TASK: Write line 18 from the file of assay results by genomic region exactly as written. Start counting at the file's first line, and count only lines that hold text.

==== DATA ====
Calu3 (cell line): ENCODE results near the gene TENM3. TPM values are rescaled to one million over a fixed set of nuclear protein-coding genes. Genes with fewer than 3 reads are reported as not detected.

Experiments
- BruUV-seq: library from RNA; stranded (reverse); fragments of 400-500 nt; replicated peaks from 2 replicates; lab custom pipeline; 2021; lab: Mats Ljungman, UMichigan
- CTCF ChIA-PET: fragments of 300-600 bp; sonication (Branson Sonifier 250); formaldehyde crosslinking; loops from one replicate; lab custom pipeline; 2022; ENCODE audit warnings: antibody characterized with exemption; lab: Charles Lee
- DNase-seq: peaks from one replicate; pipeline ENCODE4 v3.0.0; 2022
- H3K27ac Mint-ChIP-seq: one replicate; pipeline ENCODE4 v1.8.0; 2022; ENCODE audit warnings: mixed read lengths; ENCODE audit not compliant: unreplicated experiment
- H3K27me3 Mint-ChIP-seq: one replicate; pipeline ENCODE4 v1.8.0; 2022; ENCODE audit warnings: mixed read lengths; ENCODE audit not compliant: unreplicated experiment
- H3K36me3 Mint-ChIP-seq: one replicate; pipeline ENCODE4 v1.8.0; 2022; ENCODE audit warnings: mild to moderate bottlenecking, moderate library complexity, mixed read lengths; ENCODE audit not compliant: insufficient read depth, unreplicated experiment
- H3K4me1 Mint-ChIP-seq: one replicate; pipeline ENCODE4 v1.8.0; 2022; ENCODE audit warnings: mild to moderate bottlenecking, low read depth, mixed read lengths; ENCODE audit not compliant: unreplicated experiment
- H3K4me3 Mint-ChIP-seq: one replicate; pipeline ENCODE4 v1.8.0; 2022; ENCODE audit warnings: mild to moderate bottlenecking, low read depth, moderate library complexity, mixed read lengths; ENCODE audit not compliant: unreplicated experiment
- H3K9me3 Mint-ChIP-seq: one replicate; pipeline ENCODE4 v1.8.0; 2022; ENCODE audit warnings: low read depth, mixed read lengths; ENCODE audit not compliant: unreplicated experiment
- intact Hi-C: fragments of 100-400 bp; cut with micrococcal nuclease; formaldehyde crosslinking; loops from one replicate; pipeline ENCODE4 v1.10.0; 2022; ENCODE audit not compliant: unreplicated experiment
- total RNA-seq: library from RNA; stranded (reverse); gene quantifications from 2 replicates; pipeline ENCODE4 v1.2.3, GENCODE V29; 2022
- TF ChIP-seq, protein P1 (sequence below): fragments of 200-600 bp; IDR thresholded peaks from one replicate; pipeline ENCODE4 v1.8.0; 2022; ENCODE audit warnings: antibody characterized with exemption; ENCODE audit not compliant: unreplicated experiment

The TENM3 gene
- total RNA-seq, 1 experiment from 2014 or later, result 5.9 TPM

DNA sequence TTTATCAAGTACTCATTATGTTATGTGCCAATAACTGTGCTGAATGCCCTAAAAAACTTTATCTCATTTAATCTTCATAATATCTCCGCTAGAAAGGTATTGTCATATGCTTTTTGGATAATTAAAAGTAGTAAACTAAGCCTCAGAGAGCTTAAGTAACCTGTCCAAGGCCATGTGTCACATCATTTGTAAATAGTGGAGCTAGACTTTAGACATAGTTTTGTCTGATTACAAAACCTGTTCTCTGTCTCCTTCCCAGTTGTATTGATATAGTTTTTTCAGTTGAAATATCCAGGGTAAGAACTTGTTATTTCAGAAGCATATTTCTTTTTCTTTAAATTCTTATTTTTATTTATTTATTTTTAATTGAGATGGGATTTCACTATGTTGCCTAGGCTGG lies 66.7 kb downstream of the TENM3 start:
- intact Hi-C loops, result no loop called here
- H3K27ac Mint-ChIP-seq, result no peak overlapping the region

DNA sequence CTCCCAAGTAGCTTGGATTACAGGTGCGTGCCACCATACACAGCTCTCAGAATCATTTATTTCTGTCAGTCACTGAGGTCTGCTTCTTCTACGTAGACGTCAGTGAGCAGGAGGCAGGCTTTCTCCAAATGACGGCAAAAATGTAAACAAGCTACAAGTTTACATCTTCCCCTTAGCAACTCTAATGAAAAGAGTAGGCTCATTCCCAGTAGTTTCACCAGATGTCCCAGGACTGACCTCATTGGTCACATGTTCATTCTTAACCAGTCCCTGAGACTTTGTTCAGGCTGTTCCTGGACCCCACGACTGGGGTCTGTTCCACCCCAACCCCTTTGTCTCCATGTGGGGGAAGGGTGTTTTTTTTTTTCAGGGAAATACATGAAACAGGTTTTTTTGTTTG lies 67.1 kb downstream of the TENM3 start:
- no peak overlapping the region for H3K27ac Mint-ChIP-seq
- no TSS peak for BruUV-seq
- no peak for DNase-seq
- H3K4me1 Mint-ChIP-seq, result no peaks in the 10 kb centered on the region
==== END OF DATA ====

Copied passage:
- intact Hi-C loops, result no loop called here